Singapore: Oil prices soared to new highs above $111 (Rs4,489) in Asian trading on 17 March as the US currency slumped to another fresh low against the euro, sparking a rush of funds into commodities including crude, dealers said.
In afternoon trading, New York’s main contract, light sweet crude for April delivery was trading at $111.18 a barrel after soaring earlier to a fresh all-time high of $111.42.
New York oil prices closed on 14 March at $110.21 at the end of US trading hours, a day after hitting $111 for the first time in its history. Brent North Sea crude for May delivery was up 80 cents to $107. The April contract expired Friday at $107.54.
The latest record-setting mark in New York oil prices came as the euro rose to a lifetime peak of $1.5905 in Asian trading on 17 March while the US currency fell to as low as 95.75 yen, a level not seen since September 1995.
The US currency’s continued plunge against the euro and other major units is triggering a flood of funds into commodities such as oil which are seen as safe havens amid rising concerns over the US economy and financial turmoil from a global credit squeeze.
“At the moment it really seems to be a case where the continued dollar weakness appears to be the key driver for oil,” said Gerard Burg, a minerals and energy economist with National Australia Bank in Melbourne.
“The kind of evidence we are seeing at the moment in the US equity markets is counter cyclical to the commodity markets,” he said. In the near-term, oil prices are likely to trend higher with no relief seen for the US currency as investors worry about the US financial system following the woes of Bear Stearns.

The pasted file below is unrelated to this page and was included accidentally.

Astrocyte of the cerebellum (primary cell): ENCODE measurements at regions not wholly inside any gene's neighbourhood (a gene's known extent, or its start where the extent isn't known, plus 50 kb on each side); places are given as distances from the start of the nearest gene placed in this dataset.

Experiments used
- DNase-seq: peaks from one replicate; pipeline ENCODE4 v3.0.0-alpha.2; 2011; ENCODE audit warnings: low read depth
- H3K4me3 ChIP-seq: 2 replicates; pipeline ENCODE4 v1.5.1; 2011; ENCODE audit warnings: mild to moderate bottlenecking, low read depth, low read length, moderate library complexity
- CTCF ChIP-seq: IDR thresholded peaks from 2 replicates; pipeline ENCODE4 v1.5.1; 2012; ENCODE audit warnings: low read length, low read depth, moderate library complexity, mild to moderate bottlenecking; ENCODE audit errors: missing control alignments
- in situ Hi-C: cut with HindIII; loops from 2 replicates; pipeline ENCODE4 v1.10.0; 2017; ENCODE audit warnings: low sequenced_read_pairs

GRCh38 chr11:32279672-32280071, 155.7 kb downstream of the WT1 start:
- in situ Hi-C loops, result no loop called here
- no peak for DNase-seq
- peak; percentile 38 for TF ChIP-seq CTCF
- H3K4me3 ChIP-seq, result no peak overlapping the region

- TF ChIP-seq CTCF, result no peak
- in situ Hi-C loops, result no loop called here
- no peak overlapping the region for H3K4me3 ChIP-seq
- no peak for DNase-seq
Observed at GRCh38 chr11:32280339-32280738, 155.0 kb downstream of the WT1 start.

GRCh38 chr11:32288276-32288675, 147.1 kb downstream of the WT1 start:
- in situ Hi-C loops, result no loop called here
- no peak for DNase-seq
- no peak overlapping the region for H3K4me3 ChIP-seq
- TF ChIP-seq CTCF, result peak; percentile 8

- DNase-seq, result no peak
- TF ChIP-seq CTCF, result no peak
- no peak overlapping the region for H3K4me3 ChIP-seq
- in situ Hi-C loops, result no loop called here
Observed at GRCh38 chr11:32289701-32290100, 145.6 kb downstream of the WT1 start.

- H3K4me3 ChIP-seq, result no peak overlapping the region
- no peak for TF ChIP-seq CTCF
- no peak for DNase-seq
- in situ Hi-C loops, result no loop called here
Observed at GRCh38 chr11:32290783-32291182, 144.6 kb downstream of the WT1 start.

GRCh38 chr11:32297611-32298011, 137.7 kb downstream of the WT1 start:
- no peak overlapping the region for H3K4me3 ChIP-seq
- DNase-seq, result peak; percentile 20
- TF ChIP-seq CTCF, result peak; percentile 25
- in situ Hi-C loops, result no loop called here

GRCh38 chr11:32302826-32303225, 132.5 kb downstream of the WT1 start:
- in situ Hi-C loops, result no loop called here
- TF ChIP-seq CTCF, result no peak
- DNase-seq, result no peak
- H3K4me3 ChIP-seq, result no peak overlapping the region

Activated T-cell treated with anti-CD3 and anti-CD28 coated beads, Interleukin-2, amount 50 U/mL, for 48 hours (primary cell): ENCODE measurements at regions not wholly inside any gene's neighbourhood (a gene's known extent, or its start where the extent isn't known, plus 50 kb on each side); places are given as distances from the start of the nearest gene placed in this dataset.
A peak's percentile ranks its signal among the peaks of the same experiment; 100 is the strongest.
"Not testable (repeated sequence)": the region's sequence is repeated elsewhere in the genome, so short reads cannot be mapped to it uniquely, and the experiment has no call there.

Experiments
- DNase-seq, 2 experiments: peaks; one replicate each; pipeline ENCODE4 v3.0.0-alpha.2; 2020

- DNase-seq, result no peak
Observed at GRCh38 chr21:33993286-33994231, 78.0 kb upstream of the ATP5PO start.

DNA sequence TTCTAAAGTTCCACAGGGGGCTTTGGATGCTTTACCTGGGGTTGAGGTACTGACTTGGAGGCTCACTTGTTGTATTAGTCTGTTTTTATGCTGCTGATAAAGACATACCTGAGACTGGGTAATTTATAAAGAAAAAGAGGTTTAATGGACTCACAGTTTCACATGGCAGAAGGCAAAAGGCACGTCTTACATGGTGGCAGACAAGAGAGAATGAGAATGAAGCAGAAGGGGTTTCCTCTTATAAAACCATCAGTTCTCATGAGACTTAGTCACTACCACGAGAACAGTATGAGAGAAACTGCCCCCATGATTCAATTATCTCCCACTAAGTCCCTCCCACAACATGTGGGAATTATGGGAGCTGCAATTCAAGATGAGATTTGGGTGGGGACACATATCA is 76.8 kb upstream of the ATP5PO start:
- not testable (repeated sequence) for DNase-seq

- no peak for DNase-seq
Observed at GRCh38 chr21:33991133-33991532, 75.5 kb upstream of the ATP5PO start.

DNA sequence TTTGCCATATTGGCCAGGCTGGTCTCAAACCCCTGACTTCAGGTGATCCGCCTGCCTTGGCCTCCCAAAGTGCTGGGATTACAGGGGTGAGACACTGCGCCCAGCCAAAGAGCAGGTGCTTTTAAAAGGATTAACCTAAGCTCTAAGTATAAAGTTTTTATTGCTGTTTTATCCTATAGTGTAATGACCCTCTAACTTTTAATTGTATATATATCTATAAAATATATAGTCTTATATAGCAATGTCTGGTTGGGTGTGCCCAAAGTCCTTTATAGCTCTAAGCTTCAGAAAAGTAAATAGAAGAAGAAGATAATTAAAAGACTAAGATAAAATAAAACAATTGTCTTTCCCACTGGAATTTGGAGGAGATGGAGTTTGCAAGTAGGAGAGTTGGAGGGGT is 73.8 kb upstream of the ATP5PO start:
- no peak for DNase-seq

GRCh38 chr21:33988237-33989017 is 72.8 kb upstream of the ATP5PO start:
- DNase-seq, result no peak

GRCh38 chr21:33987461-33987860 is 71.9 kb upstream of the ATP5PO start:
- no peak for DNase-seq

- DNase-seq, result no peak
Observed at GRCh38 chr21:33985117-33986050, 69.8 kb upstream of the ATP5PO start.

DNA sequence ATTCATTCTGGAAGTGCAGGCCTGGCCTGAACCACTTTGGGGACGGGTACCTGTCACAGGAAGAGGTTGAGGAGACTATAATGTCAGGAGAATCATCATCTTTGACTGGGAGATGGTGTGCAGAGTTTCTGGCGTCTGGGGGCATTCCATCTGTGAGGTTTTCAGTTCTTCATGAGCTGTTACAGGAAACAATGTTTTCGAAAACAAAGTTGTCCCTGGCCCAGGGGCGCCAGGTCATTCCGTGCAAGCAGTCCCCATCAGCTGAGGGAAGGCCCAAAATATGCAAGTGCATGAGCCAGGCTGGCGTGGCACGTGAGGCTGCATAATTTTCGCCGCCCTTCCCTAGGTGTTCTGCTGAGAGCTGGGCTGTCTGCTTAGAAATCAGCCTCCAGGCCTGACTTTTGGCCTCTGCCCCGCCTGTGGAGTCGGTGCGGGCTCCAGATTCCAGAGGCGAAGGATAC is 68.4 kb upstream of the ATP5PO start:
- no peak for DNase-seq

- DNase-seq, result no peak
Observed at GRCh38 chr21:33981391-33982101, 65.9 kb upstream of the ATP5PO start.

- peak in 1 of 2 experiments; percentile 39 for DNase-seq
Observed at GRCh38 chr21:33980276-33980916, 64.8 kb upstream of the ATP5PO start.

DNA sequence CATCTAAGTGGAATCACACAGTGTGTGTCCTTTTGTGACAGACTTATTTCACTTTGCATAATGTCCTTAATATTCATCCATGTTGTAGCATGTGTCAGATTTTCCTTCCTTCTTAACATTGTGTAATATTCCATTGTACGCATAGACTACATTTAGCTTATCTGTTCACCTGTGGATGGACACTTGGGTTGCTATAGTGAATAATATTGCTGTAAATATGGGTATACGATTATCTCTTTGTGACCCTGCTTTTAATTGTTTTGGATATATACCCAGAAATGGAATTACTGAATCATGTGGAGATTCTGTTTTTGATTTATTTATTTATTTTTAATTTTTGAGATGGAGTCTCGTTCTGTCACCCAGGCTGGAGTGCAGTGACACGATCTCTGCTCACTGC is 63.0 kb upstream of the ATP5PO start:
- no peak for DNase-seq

“We can continue to expect strong prices for oil and commodities like gold in the near term,” said Victor Shum, an analyst with energy consultancy Purvin and Gertz in Singapore. The ailing greenback has helped drive up oil prices because crude is priced in dollars and becomes more affordable for purchasers holding stronger currencies.
Investors view oil futures as a hedge against inflation and the weak dollar. Societe Generale said in a report Monday the “US dollar is under sustained pressure... any relief rallies are being swiftly sold.”
Oil prices have rocketed by 90 percent over the past year as the market was driven by tight supplies, geopolitical concerns in key producer nations and fierce demand for crude from China and India. Prices have gained about 11 percent in value since the start of 2008, accelerating after the OPEC oil cartel held output at current levels at a meeting in early March.